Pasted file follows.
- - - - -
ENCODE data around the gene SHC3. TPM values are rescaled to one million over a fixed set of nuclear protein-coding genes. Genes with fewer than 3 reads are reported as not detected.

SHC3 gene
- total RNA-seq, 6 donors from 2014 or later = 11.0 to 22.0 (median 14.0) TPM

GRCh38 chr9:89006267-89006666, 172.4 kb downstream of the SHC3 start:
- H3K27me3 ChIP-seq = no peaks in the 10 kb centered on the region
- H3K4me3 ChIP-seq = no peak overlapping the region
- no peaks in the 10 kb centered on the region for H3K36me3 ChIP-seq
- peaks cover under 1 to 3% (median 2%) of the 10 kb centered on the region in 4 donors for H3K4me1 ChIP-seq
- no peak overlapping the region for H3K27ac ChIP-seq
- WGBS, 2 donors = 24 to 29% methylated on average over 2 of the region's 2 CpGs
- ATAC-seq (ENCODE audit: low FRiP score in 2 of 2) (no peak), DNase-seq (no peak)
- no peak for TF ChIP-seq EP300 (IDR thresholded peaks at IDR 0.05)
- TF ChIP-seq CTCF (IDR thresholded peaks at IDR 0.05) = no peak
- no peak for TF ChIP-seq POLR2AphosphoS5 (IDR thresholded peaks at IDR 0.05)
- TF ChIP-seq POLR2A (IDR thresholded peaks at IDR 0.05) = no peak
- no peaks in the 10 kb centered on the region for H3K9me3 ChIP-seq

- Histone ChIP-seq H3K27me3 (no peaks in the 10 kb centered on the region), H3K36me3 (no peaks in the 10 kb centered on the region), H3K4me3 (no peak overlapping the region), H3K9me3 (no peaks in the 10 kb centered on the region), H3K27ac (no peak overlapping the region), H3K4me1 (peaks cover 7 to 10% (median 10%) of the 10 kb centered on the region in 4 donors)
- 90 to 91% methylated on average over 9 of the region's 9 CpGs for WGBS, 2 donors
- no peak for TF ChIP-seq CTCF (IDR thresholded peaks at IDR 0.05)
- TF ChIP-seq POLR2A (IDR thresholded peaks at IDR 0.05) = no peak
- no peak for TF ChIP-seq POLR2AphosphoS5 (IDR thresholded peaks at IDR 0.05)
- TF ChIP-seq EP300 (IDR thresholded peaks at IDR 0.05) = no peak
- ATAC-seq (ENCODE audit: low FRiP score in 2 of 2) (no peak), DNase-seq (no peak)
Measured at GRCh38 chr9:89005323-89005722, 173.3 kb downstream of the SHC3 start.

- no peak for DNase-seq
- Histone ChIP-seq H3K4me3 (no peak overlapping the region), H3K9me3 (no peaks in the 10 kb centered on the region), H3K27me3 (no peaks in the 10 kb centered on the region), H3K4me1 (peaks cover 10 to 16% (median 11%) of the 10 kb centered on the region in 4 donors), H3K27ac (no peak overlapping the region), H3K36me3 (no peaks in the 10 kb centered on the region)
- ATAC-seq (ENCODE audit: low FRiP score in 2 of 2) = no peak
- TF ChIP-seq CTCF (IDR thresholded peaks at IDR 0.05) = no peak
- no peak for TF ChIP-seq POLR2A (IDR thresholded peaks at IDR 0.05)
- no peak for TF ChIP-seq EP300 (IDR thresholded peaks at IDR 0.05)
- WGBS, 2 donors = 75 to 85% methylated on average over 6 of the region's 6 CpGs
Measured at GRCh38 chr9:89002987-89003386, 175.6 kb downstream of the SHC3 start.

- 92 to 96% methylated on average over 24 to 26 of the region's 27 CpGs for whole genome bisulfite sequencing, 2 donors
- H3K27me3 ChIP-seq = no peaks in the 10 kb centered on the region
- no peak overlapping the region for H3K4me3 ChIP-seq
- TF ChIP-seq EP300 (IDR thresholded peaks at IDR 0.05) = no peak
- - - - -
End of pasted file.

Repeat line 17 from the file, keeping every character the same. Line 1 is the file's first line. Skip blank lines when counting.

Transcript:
- Histone ChIP-seq H3K27me3 (no peaks in the 10 kb centered on the region), H3K36me3 (no peaks in the 10 kb centered on the region), H3K4me3 (no peak overlapping the region), H3K9me3 (no peaks in the 10 kb centered on the region), H3K27ac (no peak overlapping the region), H3K4me1 (peaks cover 7 to 10% (median 10%) of the 10 kb centered on the region in 4 donors)